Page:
Postpartum depression is a depressive disorder that many moms experience after giving birth to their baby. New research suggests mothers with more profound or prolonged postpartum depression may convey a risk of subsequent depression to their children.

In the study, researchers have found that severe and prolonged postnatal depression can influence the likelihood of depression in children from birth until age 16.

The study is the first to demonstrate that the effects of maternal depression on the likelihood of the child to develop depression may begin as early as infancy.

Lynne Murray, Ph.D. and her colleagues assessed 100 mothers (ranging from 18 to 42 years of age) — 58 with postpartum depression — and the likelihood of their children to develop depression over a 16 year period.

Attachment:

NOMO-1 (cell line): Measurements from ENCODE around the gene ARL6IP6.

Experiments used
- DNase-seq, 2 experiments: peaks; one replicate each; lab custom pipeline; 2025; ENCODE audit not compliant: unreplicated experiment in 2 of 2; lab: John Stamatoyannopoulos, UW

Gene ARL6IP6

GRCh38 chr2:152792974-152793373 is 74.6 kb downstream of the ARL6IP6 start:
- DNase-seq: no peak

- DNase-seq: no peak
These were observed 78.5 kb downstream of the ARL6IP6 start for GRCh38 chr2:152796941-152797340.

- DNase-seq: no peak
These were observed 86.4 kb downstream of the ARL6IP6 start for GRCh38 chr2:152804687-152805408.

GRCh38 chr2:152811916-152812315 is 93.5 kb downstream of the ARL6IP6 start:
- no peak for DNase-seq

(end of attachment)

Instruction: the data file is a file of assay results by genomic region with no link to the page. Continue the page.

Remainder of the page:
The authors identified first-time mothers with depression at two months postpartum, along with a group of non-depressed women, and evaluated the mothers and their children at 18 months, and 5, 8, 13, and 16 years of age.

At each assessment, marital conflict was assessed using a combination of interview and questionnaire tools.

Murray and colleagues discovered children of depressed mothers were at substantially increased risk for depression; by age 16, more that 40 percent could be classified as depressed. On average, the first onset of depression happened at age 14.

The study also found that in the years before the onset of depression, the child’s attachment to their mother was impaired (beginning in infancy) and children presented lower ego and resiliency during ages 5 to 8.

Marital conflict and further maternal depression, extending beyond the postnatal period, were also significantly associated with the offspring’s lifetime depression.

The researchers concluded, “The substantially raised risk for depression among offspring of postnatally depressed mothers underlines the importance of screening for PND and of delivering early interventions.”

The new study is published in the Journal of the American Academy of Child and Adolescent Psychiatry (JAACAP).

Source: Elsevier